“Travel is fatal to prejudice, bigotry and narrow-mindedness, and many of our people need it sorely on these accounts.” – Mark Twain
Mark Twain is just one of history’s many writers and thinkers who list travel as an essential piece of life’s ultimate journey. But what makes seeing the world so important?
We went looking for reasons on question-and-answer community Quora.com. In response to the question “Why do people advise ‘travelling’ so much when I ask them about life advice?”, community members shared how their own travel experiences shaped their lives and perspectives, and why they would recommend it to others. Here are a few of the themes that came up again and again.
You’ll better understand yourself
Travel sometimes forces people into unusual or stressful situations. Doria Arlin Ortega Michel, originally from Mexico, experienced this first-hand on her first night in Denmark, on a completely different continent in a country where she didn’t speak the native language. The airlines lost her luggage, her hotel reservations went missing and she had to navigate a new university campus to find her classes. But the experience made her grow as a person, meet new people and realise that “the world is not as scary as some say.”
Quora users say travel is a great way to broaden your perspective and understand yourself better. (Thinkstock)
“I had been confronted to do things that I could never do or never had the necessity to do at home,” Ortega Michel explained. “I have learned from great people about different styles of living, about different cultures, about kindness, about wisdom, courage, respect… things I would have never have learned if I did not go out of my comfort zone and decide to travel alone.”
Fellow student Fernando Ortega put his travelling experience in similar terms. “You learn what you are made of,” he said. “How long you can walk without rest, how little you can spend… and you also get to discover what kind of things truly interest you.”
One of Ortega’s favourite places is the city of Venice, despite others telling him the city “smells bad because of the water”, had “too many tourists”, or was “too expensive”. Instead of believing what they said, he went, and fell in love with the history of a place where “so many things happened”.
Quora user Fernando Ortega fell in love with Venice, despite others telling him the city smelt bad and was too expensive. (Getty)
Quora user Andrew Anya echoed the sentiment, saying travel “is the best chance you have to see an unfiltered, unbiased view of the world”. But he also made it clear that travel isn’t an end in itself. “If the experience doesn't change you, you've wasted it… so travel with a purpose, not just for the sake of it.”
You’ll gain a broader perspective
As Twain’s quote emphasises, travel can open people’s minds and allow them to see things from a new perspective.
“When you travel, you are faced with alternative cultures that have a different way of doing, thinking and believing,” said Simon Huggins. “It challenges your assumptions and makes you shift your way of looking at things. When you get home, you come back to your own culture with different eyes and a more questioning mind.”
For Huggins, a trip to Mumbai opened his eyes to how different life could be to his hometown of Banbury, England. From the juxtaposition of slums against the city, the madness of the traffic and the incredible humidity, the sensory inundation was enough to stay with him forever. Years later, they are the details he most vividly recalls – far more than his visit to the Taj Mahal, which he described as “just another building” in the face of his other eye-opening cultural experiences.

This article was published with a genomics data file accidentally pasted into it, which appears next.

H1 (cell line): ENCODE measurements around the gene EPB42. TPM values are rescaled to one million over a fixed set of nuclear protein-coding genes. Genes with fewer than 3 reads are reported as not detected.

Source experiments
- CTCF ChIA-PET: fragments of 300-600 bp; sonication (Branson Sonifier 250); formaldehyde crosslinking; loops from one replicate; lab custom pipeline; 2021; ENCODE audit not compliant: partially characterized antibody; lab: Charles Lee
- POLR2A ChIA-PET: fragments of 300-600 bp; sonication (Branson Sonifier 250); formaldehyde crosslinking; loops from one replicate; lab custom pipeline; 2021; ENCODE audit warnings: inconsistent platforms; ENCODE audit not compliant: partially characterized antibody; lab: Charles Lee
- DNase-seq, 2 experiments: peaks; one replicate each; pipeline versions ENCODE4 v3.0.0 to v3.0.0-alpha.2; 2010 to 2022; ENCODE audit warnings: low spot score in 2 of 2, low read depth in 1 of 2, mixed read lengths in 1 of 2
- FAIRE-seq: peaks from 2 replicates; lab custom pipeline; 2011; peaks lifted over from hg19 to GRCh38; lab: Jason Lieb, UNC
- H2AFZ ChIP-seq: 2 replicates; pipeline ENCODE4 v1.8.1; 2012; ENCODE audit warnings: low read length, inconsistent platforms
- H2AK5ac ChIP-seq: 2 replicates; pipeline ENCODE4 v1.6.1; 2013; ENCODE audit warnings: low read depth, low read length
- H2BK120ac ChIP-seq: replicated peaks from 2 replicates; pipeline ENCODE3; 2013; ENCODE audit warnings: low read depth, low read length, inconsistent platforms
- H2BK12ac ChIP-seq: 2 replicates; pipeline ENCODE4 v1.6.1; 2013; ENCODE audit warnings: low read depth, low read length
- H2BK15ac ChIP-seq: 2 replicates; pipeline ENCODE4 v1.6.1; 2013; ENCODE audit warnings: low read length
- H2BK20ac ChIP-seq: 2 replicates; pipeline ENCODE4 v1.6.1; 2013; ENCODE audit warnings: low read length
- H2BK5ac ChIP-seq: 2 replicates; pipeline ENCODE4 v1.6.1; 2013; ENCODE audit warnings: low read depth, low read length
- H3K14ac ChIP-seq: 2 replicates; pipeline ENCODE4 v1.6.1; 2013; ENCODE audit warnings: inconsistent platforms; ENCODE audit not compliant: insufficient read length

Travel can make us think differently about the world. (Getty)
Lawrence Lu said travel lets people see past themselves and their own immediate needs. The monotony of daily life might make people wonder why they don’t live in a mansion or own a BMW, he explained, but a traveller sees things differently. A traveller thinks, “I just saw a family of eight huddle for warmth inside a straw hut held together by cow dung. And they welcomed me in and asked if I wanted something to eat. Every time I have access to clean water I should be thanking whatever gods are out there,” Lu wrote.
What’s more, it doesn’t take a fancy trip to gain a broader view. “Do at least one real trip to somewhere poor and different without internet or TV,” he recommended. “Travelling makes you realise how small a mono-coloured dot you are on an epic massive hyper-coloured canvas.”
You’ll make memories that last longer than any object
Through the ups and downs of travel, the memories made on the road seem to be the ones that people treasure for a lifetime. “I'm 44 years old now and my memories of my travelling experiences are among the best I have,” said Kris Van de Vijver from Antwerp, Belgium. “The longer you travel and the more time you spent in one place during these trips, the better these memories will be preserved for a long, long time. Don’t miss out.”
Mauret Rojas from Monterrey, Mexico agreed. “[Travel] makes you go through adventures that will make you laugh every single time you remember them,” she said.
Many of history's writers list travel as an essential part of life. (Thinkstock)
Two tourists enjoy a Spritz - a powerful mixture of white wine, Campari and soda water - in front of a traditional Venetian bacaro. (Getty)
A gondola glides on one of Venice's famed canals. (Thinkstock)
The sights and sounds of the slums in Mumbai, India showed Simon Huggins how different life could be to his hometown of Banbury, England. (Getty)
For Simon Huggins, the image of Mumbai's slums left a more lasting impression than the Taj Mahal. (Thinkstock)
Chinese tourists outside Buckingham Palace, England. (Getty)
Memories made on the road last a lifetime, say Quora users. (Thinkstock)